Israel Names Street after Japanese Diplomat Who Saved Mirrer Talmidim and Other Jews in WWII


A ceremony was held in Netanya, Israel, this week to name a street after the late Japanese diplomat Chiune Sugihara, who as vice consul at the Japanese Consulate in Lithuania issued transit visas to thousands of Jewish people during World War II, saving them from Nazi persecution.

“It’s such an honor. I wish my father was here,” said Sugihara’s fourth son, Nobuki, 67, who met with 50 local residents who survived thanks to his father.

Sugihara, the Japanese Ambassador at the onset of WW II, was instrumental in saving the Mirrer Yeshiva during the Holocaust.

As is well known, the Mirrer Yeshiva was the only Yeshiva that was saved in its totality during World War II. Many miracles occurred that helped that the Yeshiva moved all of its talmidim to the Far East, staying in Kobe, Japan and later on in Shanghai, China, for a number of years until the end of World War II.

The emissary who helped to save the Yeshiva was Mr. Sugihara, who had mercy on these talmidim, despite disobeying his government who were allies with the Germans. At great personal sacrifice, he helped to provide them and their Rebbeim with life saving visas, which enabled them to travel through Russia and eventually to Shanghai.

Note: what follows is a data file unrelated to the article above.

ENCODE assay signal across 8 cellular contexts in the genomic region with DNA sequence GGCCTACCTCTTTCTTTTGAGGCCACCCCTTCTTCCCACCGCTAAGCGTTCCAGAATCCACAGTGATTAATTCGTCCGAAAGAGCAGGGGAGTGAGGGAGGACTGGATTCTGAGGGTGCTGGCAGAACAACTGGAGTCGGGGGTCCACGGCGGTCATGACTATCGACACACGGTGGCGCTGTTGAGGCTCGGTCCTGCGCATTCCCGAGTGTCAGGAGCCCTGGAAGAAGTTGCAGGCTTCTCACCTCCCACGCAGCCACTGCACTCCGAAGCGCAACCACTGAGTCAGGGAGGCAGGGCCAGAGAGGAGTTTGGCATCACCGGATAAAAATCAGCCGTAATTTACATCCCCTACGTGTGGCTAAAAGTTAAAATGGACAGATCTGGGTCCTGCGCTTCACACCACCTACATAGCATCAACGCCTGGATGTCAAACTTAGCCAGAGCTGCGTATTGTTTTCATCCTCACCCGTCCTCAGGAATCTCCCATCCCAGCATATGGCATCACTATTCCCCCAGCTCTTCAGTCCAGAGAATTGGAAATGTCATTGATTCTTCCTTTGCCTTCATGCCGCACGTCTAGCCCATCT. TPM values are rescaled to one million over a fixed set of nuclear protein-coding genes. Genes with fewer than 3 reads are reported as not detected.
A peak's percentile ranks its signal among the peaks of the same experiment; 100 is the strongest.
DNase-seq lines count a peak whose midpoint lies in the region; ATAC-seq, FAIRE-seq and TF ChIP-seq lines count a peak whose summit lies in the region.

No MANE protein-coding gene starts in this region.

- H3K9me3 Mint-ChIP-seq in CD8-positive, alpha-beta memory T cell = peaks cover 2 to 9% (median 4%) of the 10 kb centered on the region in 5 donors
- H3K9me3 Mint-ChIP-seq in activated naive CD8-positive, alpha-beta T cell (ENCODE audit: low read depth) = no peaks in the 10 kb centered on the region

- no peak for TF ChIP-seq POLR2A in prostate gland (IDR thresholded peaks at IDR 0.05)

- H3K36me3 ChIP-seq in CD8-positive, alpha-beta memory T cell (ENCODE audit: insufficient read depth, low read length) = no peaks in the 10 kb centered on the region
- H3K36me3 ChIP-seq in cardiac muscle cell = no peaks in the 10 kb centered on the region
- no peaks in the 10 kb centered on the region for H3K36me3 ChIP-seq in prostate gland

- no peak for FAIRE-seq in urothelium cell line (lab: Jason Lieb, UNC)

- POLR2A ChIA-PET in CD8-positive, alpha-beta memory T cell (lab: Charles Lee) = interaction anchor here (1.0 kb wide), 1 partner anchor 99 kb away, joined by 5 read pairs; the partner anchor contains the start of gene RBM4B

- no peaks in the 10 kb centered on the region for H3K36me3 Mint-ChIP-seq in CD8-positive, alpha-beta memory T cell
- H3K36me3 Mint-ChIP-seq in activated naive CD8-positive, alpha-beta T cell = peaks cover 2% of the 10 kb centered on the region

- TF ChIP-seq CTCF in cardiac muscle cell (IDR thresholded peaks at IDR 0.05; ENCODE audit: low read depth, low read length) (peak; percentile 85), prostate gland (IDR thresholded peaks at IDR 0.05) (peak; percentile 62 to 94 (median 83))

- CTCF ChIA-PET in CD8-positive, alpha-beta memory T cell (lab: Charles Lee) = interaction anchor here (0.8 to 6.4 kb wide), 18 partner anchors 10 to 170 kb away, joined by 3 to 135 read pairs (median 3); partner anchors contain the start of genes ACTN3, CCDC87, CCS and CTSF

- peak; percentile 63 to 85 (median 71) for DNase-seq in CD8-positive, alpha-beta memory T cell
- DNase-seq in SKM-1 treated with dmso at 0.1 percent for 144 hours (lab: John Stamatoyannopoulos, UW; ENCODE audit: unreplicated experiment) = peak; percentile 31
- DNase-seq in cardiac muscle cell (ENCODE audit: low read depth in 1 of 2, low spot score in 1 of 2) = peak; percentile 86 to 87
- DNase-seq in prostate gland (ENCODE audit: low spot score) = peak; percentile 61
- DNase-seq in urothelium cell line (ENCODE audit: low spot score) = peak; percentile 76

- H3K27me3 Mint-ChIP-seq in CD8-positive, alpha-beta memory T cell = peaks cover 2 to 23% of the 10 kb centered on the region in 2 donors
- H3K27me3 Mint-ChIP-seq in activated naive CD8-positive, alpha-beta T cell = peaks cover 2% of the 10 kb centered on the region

In the case of Mr. Sugihara, the title “hero” is truly appropriate. His sacrifice to help save the Mirrer Yeshiva and thousands of others put his career and perhaps even his life in jeopardy. The actions of Mr. Sugihara helped indirectly to give a Torah Chinuch for thousands of talmidim, who learned from the Rebbeim and Yeshivos established by the students of the “Alter Mir.”

Sugihara’s decision to rescue the Mirrer Yeshiva students and faculty not only saved these individuals, but ensured the unbroken chain of the Mesorah that continues in the Mirrer Yeshiva today, as well as their students and descendants .The Mirrer Yeshiva is a foundation in rebuilding Torah after the traumatic loss of so many Talmidei Chachomim and Yeshivos during the Holocaust.

{CB Newscenter}



    • A well deserved honor, but not an “overdue” one. Mr. Sugihara has been recognized on many occasions by Israel and Jews worldwide for his selfless, heroic actions in World War 2.

  1. הוּא הָיָה אוֹמֵר, חָבִיב אָדָם שֶׁנִּבְרָא בְצֶלֶם {מד}. חִבָּה יְתֵרָה נוֹדַעַת לוֹ שֶׁנִּבְרָא בְצֶלֶם, שֶׁנֶּאֱמַר (בראשית ט) כִּי בְּצֶלֶם אֱלֹהִים עָשָׂה אֶת הָאָדָם. חֲבִיבִין יִשְׂרָאֵל שֶׁנִּקְרְאוּ בָנִים לַמָּקוֹם. I have read in some seforim that “Tzelem” is unique to Yisroel, but the Mishna from Avos just quoted disproves this as it continues that Yisroel are בנים, but all human beings were created in the image of G-d. Sugihara was mikayem והלכת בדרכיו


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